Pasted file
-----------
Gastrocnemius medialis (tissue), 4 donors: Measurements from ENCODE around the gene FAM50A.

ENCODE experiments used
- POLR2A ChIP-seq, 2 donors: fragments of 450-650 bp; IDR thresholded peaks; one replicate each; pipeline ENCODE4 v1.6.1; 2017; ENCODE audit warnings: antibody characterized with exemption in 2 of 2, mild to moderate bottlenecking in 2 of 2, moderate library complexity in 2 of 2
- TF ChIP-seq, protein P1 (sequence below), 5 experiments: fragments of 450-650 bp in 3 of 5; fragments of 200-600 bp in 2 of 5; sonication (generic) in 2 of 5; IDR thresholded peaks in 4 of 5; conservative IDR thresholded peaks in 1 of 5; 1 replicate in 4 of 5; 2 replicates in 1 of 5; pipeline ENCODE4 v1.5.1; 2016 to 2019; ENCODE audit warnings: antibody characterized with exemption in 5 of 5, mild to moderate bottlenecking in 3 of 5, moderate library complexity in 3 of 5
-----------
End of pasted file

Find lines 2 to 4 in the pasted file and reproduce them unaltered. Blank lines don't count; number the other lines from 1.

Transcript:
ENCODE experiments used
- POLR2A ChIP-seq, 2 donors: fragments of 450-650 bp; IDR thresholded peaks; one replicate each; pipeline ENCODE4 v1.6.1; 2017; ENCODE audit warnings: antibody characterized with exemption in 2 of 2, mild to moderate bottlenecking in 2 of 2, moderate library complexity in 2 of 2
- TF ChIP-seq, protein P1 (sequence below), 5 experiments: fragments of 450-650 bp in 3 of 5; fragments of 200-600 bp in 2 of 5; sonication (generic) in 2 of 5; IDR thresholded peaks in 4 of 5; conservative IDR thresholded peaks in 1 of 5; 1 replicate in 4 of 5; 2 replicates in 1 of 5; pipeline ENCODE4 v1.5.1; 2016 to 2019; ENCODE audit warnings: antibody characterized with exemption in 5 of 5, mild to moderate bottlenecking in 3 of 5, moderate library complexity in 3 of 5